Dentistry in the senior Horse

What is a senior (commonly known as geriatric) horse?  In most instances we are talking about horses older than 20 years of age.  The oldest known horse lived to 62 years of age.  The barge horses working the locks in England in the 1800’s routinely worked well past 40.  We commonly see ponies especially that are older than 40 years of age.


30 Year old Arab Mare

Unfortunately a lot of our much loved senior horses have severe dental disease.  In most cases most of their dental problems could have been prevented with good dentistry at an earlier stage.


30 Year old Arab Mare


The older horse often has other age-related conditions such as heart murmurs, kidney or liver problems or Cushing’s disease concurrent with the dental disease.  In the ideal world, these horses should have a thorough and complete work-up prior to sedation and dentistry.  This could include blood tests or ultrasound examination.


In all cases, treatment must be conservative.  These horses have almost no reserve crown and any reduction in tooth height will be as good as permanent.  It is easy to take them permanently out of occlusion.  The aim is simply to make the horse comfortable for the remainder of their life.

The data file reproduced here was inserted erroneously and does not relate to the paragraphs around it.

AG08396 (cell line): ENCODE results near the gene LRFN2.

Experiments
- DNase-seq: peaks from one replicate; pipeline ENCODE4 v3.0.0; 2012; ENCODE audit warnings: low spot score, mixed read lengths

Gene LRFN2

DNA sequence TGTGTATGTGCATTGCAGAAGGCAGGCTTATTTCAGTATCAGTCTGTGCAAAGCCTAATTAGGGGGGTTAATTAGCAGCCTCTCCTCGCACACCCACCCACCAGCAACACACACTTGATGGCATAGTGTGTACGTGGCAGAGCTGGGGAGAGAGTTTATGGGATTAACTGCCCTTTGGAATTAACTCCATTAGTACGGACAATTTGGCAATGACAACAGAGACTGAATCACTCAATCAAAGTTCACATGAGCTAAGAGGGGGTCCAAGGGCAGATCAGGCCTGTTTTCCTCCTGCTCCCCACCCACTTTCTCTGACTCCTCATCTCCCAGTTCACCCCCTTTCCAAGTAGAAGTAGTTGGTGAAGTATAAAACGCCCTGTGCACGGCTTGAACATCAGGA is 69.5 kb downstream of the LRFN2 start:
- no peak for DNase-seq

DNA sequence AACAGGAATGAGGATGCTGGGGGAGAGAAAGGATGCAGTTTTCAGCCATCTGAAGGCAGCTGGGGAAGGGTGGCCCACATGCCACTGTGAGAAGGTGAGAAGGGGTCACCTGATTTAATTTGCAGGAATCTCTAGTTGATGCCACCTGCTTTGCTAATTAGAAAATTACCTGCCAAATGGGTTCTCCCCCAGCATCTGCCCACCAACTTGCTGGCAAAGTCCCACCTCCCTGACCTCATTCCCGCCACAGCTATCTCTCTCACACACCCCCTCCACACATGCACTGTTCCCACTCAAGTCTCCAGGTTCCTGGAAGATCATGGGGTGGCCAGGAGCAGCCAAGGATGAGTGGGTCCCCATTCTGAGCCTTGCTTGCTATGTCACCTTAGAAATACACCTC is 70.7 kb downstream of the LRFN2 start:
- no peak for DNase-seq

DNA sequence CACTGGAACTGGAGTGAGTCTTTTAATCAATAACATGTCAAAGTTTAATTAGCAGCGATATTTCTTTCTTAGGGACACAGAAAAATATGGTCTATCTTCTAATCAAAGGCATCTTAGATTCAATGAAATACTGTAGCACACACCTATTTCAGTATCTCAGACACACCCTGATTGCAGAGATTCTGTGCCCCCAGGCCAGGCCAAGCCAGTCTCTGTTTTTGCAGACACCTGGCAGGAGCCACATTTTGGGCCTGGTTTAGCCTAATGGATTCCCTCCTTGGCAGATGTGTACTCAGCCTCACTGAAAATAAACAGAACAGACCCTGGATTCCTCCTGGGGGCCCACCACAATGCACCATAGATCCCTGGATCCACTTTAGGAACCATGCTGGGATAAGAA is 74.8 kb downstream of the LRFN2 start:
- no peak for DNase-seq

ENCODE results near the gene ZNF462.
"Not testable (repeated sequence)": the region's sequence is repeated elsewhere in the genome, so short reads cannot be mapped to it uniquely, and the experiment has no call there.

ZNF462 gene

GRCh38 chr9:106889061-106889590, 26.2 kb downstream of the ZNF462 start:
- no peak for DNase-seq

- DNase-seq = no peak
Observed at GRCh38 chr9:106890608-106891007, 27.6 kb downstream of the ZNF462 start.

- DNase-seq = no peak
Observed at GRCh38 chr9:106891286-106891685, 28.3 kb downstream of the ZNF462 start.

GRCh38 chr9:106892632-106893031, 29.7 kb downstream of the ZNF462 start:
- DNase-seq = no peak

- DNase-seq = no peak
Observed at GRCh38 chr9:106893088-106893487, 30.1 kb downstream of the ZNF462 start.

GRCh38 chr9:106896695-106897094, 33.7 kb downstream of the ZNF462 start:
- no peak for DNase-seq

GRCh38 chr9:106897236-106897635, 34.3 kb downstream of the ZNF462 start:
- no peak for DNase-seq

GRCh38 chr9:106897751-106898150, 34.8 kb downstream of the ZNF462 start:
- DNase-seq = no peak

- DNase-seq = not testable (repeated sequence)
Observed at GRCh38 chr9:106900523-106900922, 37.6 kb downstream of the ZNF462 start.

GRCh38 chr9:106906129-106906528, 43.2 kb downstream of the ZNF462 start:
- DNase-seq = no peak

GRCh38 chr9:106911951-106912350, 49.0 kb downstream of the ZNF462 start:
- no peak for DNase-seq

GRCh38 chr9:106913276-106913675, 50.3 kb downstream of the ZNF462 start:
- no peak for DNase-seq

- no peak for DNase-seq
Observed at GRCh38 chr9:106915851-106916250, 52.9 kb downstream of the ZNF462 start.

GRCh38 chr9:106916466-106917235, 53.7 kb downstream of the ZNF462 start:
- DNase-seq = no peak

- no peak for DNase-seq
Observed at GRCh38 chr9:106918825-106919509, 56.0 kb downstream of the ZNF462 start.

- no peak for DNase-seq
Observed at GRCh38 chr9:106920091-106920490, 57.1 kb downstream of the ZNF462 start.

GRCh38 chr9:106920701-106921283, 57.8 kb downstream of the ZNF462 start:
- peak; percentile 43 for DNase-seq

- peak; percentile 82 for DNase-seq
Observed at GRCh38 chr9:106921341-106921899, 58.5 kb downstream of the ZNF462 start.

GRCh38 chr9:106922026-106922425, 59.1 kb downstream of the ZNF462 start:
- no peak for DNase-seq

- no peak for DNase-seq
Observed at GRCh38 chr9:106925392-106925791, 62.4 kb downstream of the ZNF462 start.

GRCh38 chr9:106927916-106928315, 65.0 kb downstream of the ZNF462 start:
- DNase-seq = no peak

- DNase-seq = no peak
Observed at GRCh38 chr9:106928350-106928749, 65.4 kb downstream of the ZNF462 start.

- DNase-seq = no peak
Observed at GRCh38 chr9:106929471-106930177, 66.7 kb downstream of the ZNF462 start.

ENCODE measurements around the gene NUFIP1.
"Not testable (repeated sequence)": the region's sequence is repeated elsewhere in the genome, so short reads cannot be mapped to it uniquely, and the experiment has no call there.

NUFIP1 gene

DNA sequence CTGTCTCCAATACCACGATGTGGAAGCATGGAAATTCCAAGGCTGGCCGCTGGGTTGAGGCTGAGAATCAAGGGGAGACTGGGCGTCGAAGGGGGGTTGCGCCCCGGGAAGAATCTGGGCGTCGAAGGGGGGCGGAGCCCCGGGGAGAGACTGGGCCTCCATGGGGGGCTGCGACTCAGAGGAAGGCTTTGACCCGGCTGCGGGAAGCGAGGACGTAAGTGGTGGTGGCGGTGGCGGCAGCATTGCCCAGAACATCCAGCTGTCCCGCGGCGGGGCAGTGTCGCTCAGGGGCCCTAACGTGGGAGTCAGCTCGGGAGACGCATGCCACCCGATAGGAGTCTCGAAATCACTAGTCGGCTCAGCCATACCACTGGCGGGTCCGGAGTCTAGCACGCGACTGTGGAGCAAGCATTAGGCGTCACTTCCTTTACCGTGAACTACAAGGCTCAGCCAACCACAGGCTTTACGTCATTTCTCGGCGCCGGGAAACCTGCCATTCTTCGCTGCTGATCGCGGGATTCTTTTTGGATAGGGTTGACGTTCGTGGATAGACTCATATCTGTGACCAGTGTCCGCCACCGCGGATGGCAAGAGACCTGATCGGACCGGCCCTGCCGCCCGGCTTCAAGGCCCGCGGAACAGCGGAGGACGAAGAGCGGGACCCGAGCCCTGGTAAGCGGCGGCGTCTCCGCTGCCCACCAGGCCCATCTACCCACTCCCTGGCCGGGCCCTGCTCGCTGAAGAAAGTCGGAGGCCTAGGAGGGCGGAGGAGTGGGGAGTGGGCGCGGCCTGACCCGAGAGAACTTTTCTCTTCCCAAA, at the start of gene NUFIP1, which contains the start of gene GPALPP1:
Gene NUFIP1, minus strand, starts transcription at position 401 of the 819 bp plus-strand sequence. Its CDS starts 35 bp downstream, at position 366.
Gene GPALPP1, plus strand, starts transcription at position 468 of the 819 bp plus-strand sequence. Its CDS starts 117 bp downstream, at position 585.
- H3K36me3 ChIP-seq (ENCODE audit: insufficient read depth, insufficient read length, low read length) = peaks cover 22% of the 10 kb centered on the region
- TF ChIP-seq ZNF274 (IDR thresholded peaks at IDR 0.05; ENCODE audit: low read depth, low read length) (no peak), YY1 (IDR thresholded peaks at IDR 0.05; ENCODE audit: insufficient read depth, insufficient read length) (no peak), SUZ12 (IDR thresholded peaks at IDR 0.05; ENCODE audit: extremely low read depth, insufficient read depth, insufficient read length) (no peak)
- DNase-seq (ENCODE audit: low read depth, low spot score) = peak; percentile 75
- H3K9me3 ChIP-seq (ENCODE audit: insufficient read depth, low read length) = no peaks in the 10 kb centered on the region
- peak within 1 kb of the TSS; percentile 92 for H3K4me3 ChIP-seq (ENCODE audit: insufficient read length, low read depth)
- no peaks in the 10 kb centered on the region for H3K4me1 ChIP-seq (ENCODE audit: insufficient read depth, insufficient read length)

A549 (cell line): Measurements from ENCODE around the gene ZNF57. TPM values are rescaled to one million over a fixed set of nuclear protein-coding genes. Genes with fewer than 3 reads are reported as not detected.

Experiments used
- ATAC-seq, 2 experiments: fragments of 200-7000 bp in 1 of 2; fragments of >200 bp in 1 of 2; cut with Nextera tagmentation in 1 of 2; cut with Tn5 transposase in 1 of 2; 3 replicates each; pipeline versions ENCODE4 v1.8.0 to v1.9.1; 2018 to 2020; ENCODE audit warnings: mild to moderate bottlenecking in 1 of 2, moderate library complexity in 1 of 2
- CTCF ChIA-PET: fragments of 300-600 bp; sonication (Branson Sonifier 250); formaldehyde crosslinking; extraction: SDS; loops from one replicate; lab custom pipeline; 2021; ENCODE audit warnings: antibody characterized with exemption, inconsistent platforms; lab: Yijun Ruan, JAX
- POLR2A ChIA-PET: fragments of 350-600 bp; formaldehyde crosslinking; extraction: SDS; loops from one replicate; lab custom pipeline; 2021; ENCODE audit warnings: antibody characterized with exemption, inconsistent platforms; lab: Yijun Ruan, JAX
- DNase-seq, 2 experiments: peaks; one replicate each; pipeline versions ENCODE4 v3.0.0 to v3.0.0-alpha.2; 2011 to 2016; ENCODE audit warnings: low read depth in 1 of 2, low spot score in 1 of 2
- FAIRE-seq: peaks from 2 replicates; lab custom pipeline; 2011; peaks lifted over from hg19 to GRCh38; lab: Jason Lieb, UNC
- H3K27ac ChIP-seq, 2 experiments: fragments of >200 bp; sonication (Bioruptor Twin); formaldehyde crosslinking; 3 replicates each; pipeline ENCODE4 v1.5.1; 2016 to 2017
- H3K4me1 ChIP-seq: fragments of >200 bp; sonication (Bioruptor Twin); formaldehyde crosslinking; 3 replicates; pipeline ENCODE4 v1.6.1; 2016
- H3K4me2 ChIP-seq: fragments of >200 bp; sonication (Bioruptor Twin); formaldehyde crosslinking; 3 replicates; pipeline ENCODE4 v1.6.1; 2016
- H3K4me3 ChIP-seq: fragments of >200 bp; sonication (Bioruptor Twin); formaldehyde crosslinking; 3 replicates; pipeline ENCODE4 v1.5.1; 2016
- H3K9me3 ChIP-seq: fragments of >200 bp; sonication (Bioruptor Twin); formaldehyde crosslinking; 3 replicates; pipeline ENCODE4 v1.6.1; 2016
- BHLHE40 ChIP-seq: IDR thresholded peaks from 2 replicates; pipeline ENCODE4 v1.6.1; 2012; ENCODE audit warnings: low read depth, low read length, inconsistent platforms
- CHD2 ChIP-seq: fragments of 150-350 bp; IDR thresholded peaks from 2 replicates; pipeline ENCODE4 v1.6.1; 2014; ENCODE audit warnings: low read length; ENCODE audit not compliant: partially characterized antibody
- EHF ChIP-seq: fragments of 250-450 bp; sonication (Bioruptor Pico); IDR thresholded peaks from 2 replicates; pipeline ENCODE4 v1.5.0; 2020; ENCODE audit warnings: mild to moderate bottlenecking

Any teeth impacting on soft tissues must be reduced, all obviously loose teeth removed and any sharp enamel points attended to.  Periodontal disease is very common and may need to be treated by extraction and antibiotic therapy.  Hopefully it is not too advanced and can be managed with some appropriate home treatment regimes.


Geriatric Pony with Periodontal Disease


Wave mouth is very common and should NOT be corrected – just remove sharp projections.  If this is treated aggressively as in the younger horse, the horse may never be able to eat properly again.


Geriatric Ulcers


These horses may need to be put onto a senior horse diet and have access to tepid water in winter.  Remember that the worn out teeth have most likely run out of enamel and the remaining tooth material will be quite sensitive.  Check-ups should be scheduled every 6 months but treatment may only be required every 2 years or so.


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